Citation: mindbody. "Formosa Surprise: An Experience with Acacia confusa (root bark) (exp85253)". Erowid.org. Apr 5, 2012. erowid.org/exp/85253
A while ago, I stumbled upon online descriptions of using a Taiwanese acacia species, Acacia confusa (also known as Formosa acacia), as a source of DMT (in particular, in ayahuasca recipes). In medical literature, the root bark has been reported to contain large amounts of DMT and NMT. On a recent trip to Taiwan, I obtained a large sample of the root bark (I could purchase the raw root at the huge herbal medicine market next to Longshan temple in Taipei; the tree is locally known as hsiang-si-shu, the `thinking-of-each-other tree').
My original intention was to try the bark in combination with Syrian rue in various doses and post a description of my research. However, a big surprise came up once I started, and I feel compelled to write a report after this first experience.
Because the plant has been researched relatively little, I wanted to test my material without MAOI first to watch for any non-DMT-related adverse effects. I did not have any expectations for psychoactivity. Well, to my surprise, the material turned out to be active without any MAOI, and 'active' is actually a rather mild term for it!
For this first trial, a handful of my dried root bark chips (ground to around 5 tablespoons of fibrous powder) was brewed ayahuasca-style in 5 relatively small (around 1/2 liter) washes of water, without any additives.
First, about 1/3 of my brew was consumed on an empty stomach in the morning. There was some nausea, so I lied down. In about an hour, I noticed to my surprise that colors brightened, everything started to look cuter, mild euphoria emerged and the nausea was gone: a typical low-dose tryptamine signature. At the same time, a lively mental image of two dragon heads charging forth out of the white wall in front of me grew vividly and spontaneously in my imagination. So, because it felt pretty comfortable, I decided to take the risk and drink the rest of the brew.
About 20 minutes later, it hit me like a wall, and the subsequent 40 minutes were pretty horrifying, lasting, it seemed, for a few life-times. Worrisome physical effects included limb tremor and motor coordination impairment. The cognitive/psychological aspect can hardly be put into words, but here are a few remarks on what's been experienced:
- ego displacement: a sense of being controlled, on the one hand, and a sense that the visual distortions follow my emotions and intentions, on the other hand;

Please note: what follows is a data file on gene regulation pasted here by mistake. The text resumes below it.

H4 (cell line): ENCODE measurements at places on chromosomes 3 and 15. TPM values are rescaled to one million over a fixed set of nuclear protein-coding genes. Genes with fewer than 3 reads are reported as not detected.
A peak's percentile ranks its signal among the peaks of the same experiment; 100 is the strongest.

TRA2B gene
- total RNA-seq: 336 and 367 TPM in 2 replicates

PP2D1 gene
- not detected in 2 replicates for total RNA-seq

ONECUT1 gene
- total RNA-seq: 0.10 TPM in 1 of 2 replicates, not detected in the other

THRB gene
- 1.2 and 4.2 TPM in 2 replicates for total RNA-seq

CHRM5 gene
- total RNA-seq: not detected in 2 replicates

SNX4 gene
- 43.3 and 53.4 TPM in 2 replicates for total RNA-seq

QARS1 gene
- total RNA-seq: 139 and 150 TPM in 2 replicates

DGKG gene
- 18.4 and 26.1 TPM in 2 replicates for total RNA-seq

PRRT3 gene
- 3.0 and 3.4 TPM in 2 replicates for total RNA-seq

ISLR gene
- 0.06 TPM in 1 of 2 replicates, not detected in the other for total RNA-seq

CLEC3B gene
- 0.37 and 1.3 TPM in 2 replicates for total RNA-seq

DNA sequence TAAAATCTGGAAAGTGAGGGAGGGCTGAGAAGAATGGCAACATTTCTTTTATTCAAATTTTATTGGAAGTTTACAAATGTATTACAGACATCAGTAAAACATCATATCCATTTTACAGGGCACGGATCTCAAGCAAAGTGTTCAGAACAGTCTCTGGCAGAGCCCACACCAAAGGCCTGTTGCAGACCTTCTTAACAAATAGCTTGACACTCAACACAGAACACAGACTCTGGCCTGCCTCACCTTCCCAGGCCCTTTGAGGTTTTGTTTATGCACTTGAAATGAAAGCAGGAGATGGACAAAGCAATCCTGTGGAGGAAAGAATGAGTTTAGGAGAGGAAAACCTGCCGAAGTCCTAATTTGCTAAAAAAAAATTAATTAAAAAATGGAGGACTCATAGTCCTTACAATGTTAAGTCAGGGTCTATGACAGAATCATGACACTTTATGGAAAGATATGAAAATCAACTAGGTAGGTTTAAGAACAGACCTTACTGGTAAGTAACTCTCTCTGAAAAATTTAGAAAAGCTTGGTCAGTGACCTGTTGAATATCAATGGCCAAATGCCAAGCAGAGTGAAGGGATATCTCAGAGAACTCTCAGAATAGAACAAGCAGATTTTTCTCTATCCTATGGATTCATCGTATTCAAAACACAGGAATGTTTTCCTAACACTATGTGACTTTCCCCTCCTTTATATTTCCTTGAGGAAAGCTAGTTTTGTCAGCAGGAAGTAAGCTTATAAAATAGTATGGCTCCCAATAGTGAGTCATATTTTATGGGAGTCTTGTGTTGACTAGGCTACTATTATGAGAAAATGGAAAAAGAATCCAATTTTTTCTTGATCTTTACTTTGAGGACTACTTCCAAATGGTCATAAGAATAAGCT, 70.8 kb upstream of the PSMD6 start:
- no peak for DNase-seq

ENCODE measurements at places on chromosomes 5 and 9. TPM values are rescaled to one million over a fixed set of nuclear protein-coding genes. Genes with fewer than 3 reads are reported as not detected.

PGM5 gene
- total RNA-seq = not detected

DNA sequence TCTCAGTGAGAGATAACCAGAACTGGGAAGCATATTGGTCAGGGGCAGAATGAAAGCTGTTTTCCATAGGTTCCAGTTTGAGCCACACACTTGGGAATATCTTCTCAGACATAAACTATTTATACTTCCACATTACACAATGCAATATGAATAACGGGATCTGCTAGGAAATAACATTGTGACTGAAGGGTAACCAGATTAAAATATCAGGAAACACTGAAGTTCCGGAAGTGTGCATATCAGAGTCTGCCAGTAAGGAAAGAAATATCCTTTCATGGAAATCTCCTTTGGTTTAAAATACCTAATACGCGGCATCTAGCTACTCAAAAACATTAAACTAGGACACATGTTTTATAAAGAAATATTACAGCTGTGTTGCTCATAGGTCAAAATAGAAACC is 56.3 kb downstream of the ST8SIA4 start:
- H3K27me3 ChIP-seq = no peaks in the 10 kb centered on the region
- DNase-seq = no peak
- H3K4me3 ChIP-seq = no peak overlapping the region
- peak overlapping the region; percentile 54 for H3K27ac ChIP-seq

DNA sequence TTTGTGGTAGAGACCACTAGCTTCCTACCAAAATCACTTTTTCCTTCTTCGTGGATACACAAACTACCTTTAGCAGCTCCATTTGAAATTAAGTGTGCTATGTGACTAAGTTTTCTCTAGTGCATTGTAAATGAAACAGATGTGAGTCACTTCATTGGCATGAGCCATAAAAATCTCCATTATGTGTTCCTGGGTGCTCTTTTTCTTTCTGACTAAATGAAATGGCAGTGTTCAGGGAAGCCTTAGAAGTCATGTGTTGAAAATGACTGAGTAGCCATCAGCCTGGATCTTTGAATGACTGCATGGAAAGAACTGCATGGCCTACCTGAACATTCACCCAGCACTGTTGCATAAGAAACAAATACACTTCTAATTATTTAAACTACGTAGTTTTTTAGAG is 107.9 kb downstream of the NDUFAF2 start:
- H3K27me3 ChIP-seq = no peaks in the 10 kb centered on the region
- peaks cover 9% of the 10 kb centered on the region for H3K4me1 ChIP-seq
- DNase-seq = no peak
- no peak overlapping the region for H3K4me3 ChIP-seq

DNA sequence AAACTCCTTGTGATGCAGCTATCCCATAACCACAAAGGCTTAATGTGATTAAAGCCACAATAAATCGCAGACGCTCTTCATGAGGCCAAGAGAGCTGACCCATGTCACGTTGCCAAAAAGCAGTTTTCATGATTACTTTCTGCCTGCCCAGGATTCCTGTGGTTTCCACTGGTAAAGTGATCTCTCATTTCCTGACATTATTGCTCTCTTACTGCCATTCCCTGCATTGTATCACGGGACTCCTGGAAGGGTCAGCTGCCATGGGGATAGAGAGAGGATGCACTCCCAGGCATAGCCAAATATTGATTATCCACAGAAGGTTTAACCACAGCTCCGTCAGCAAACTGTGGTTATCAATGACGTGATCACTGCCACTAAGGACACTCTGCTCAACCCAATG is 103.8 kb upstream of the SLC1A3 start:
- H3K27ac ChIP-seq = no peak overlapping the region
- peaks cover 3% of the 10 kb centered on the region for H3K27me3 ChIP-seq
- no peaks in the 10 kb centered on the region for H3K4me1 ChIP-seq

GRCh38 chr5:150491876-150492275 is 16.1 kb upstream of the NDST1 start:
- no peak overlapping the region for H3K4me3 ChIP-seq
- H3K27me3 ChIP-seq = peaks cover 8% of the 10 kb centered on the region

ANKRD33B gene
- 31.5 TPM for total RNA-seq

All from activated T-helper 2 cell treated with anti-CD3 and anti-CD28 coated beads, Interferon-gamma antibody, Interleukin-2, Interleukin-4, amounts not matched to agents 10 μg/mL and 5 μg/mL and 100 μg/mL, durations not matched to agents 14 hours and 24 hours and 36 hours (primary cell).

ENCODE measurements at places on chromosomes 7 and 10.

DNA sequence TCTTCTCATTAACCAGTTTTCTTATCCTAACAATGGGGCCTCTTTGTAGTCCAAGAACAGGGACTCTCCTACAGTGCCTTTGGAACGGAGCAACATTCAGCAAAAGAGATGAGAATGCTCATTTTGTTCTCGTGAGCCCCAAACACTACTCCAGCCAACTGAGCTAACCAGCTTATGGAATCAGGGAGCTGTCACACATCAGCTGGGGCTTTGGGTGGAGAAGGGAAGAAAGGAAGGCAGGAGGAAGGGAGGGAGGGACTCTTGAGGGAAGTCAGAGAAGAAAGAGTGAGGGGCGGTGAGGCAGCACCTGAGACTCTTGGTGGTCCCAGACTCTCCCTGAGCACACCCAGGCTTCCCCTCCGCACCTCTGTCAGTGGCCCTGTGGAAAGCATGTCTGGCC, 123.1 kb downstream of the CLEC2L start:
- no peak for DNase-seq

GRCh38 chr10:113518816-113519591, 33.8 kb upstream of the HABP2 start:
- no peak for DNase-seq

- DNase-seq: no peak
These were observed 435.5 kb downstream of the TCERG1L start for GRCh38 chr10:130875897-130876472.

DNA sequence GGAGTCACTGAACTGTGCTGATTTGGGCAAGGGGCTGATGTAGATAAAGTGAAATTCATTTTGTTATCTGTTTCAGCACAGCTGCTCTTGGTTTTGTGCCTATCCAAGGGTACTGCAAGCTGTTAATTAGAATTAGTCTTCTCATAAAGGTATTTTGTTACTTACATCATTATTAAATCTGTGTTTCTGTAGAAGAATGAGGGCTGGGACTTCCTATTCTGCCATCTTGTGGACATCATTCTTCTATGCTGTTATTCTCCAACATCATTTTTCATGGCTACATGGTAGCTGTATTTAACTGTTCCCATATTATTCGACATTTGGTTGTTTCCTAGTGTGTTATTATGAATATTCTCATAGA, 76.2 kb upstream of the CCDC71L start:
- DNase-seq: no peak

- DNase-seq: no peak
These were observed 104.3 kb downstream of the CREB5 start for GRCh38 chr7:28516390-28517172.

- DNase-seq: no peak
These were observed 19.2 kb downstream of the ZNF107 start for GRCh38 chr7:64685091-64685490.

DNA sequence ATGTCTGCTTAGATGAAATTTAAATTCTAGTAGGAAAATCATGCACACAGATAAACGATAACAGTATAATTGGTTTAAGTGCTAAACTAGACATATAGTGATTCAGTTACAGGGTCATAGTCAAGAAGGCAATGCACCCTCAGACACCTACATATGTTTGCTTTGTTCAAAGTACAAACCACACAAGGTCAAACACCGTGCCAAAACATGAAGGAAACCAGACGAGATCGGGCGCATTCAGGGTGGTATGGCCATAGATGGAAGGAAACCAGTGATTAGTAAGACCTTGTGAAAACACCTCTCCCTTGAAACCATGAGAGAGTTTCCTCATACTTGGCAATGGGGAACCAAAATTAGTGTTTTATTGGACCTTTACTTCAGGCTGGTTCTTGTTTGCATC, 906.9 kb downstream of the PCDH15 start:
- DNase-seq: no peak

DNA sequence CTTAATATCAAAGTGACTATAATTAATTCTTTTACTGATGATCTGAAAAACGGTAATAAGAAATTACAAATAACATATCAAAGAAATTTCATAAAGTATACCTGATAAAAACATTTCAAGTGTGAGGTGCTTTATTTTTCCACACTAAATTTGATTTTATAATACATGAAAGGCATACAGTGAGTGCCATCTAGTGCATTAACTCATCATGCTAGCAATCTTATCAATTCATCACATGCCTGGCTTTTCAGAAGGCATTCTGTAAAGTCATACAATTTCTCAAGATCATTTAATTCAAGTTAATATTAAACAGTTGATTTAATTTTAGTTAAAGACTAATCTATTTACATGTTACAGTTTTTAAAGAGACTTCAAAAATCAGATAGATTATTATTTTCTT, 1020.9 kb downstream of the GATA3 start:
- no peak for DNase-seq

- profound modifications in colors and shapes;
- profound synaesthesia (bowel movements translated into sounds of childish giggling, to give you an idea);
- visions of colorful networks extending out of my body (much in the spirit of Alex Grey's paintings);
- hearing myriads of inarticulate playful voices; glossolalia (in auditory hallucinations, but also gaining control of my speech organs);
- breathing and swirling of the surfaces (bedding, etc), at times inviting for a touch or a kiss (I guess they were trying to talk to me, but we didn't quite find a common language);
- thoughts that I have killed myself by taking too much (or by bizarre acacia side effects);
- lightning-speed kaleidoscopic reviews of the behaviors and strategems that I and the people around me have engaged in over the course of my life.
40 minutes later, a rectal purge followed, after which I returned to the baseline almost immediately. Pupil dilation still persisted at this point, but the perceptual distortions were completely gone. I have not observed any major disturbances in the body function after the 'hard tripping' was over. Perhaps lightly exhausted for the next day, but that could be for many reasons.
What to take out of it? I have never succeeded obtaining full-scale psychedelia from more traditional ayahuasca preparations (made from ingredients purchased in Europe). For that reason, I cannot judge from direct experience how the effects compare to the more traditional DMT-based brews. I am well familiar with psilocybin though (and a number of other natural psychedelics). There was a clear resemblance between this trip and my psilocybin voyages, though it was considerably more harsh and relentless, and the peak was completely impossible to control: even body control became quite limited... overall, something like being taken apart, with all the parts staying alive and desperately trying to find each other. This, plus the short duration of the peak, seems to be strongly suggestive that the effects were induced by DMT (or a similar alkaloid).
I will not speculate on the chemical nature of the oral activity produced by the root bark. The story seems similar to what's written about Mimosa hostilis: the root bark is orally active by itself, but the chemical mechanism remains unknown. Acacias are related to mimosas, so perhaps one shouldn't be too surprised. (It is also paradoxical that the experience did start, but only lasted for a short while: could it mean that MAO was repressed in the gut, but not elsewhere in the body?) I intend to proceed with my experimentation, but dosing more conservatively and making appropriate safety breaks between my trials. A thorough chemical analysis of the bark could be of great help at this point.
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